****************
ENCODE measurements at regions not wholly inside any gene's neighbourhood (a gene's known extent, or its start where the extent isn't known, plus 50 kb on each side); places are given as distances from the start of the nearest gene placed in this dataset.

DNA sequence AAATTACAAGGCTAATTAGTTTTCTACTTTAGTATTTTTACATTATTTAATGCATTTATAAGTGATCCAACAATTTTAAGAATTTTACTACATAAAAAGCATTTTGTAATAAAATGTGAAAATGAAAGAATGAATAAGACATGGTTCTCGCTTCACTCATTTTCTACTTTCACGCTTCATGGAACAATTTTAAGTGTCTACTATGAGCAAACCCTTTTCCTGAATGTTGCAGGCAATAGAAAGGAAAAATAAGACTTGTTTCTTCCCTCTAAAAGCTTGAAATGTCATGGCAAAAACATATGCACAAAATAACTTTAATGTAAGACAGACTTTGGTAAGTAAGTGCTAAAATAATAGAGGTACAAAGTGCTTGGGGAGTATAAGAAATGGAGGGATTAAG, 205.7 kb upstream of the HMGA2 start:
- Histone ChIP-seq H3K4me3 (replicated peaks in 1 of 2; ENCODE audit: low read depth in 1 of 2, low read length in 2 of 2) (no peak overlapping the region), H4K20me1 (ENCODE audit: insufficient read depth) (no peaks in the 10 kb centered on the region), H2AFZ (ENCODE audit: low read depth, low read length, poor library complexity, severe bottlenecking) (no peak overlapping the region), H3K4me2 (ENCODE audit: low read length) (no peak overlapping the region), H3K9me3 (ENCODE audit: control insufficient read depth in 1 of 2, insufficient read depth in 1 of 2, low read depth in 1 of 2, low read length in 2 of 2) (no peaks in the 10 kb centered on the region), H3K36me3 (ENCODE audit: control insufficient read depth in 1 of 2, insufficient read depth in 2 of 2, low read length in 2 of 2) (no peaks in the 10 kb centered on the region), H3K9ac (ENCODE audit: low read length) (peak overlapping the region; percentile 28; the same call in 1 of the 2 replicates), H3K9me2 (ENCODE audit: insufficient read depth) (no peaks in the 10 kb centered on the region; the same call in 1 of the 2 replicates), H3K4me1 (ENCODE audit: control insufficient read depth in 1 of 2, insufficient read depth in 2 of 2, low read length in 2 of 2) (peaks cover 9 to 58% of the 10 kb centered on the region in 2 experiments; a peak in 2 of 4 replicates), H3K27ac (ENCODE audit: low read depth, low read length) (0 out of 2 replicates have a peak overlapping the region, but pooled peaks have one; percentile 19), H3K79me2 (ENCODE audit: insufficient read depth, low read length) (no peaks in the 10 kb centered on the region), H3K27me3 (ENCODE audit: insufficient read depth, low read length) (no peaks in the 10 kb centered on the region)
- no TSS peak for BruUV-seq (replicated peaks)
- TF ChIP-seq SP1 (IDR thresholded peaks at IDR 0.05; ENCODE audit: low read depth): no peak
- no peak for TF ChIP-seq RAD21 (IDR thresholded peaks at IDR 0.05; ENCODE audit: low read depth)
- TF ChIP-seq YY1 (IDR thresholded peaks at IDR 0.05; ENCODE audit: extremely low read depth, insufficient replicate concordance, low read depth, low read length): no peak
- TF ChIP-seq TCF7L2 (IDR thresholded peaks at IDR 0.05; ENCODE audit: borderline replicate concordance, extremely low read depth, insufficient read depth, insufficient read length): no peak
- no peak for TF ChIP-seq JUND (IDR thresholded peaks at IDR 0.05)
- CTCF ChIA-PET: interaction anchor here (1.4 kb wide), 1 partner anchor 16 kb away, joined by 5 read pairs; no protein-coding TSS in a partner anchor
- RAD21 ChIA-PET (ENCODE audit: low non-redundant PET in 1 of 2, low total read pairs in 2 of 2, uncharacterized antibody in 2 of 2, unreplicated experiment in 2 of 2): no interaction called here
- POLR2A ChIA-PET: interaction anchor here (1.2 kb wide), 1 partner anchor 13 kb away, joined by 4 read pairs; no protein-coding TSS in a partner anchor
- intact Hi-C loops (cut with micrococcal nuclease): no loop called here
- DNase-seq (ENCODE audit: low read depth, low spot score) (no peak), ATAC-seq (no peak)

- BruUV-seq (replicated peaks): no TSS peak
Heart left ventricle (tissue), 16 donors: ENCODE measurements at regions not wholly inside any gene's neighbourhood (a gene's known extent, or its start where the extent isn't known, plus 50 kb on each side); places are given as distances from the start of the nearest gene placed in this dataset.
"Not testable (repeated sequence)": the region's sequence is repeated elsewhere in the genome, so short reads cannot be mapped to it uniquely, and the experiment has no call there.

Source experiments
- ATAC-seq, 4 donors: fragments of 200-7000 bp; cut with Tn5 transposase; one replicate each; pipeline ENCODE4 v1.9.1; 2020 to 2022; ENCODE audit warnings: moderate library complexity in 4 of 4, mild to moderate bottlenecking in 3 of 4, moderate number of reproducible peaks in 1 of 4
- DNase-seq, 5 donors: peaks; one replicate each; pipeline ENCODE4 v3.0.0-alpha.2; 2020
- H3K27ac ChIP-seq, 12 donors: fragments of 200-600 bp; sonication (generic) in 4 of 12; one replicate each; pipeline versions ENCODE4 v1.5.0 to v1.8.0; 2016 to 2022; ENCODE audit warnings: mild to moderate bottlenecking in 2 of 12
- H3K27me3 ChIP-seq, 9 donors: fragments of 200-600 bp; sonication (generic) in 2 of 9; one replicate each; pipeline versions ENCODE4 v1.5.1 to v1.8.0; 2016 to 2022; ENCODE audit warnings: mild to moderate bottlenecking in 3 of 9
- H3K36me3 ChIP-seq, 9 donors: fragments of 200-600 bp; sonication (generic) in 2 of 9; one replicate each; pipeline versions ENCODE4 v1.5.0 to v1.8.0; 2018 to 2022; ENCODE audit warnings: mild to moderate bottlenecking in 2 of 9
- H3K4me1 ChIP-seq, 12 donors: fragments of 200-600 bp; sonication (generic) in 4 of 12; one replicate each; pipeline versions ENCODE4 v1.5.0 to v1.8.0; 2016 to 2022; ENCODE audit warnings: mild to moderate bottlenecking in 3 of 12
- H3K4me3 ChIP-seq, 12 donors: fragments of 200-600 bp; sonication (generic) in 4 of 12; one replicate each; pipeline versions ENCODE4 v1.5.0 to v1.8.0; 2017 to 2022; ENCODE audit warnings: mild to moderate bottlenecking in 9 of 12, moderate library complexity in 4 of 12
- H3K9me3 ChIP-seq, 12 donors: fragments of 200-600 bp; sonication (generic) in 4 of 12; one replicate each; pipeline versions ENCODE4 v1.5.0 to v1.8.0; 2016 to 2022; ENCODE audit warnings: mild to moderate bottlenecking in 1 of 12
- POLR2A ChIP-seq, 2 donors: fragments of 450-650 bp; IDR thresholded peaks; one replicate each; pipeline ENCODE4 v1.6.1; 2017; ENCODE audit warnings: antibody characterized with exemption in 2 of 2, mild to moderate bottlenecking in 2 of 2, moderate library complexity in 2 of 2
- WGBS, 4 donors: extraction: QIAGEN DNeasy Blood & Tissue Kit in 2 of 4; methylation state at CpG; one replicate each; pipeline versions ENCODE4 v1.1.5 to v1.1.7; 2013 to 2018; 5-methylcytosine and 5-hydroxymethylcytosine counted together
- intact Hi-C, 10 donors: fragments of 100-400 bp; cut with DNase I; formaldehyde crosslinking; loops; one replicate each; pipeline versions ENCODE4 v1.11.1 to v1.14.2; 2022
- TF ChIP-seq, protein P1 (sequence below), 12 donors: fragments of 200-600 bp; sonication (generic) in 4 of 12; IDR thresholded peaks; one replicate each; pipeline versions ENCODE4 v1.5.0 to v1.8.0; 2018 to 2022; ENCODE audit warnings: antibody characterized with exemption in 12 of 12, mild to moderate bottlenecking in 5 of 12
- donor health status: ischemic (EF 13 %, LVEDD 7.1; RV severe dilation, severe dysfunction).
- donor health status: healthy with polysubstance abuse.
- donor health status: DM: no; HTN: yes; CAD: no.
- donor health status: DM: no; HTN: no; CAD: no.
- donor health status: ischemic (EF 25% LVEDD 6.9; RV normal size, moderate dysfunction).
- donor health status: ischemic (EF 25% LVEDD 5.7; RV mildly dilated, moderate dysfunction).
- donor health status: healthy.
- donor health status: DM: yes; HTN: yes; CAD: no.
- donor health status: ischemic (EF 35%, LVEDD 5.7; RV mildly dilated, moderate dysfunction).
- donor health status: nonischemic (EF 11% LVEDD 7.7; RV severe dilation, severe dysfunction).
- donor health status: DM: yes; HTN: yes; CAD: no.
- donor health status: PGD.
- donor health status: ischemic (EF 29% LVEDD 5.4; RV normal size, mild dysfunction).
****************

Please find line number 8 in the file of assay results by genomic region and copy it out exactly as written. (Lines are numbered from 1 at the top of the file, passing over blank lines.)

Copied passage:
- TF ChIP-seq TCF7L2 (IDR thresholded peaks at IDR 0.05; ENCODE audit: borderline replicate concordance, extremely low read depth, insufficient read depth, insufficient read length): no peak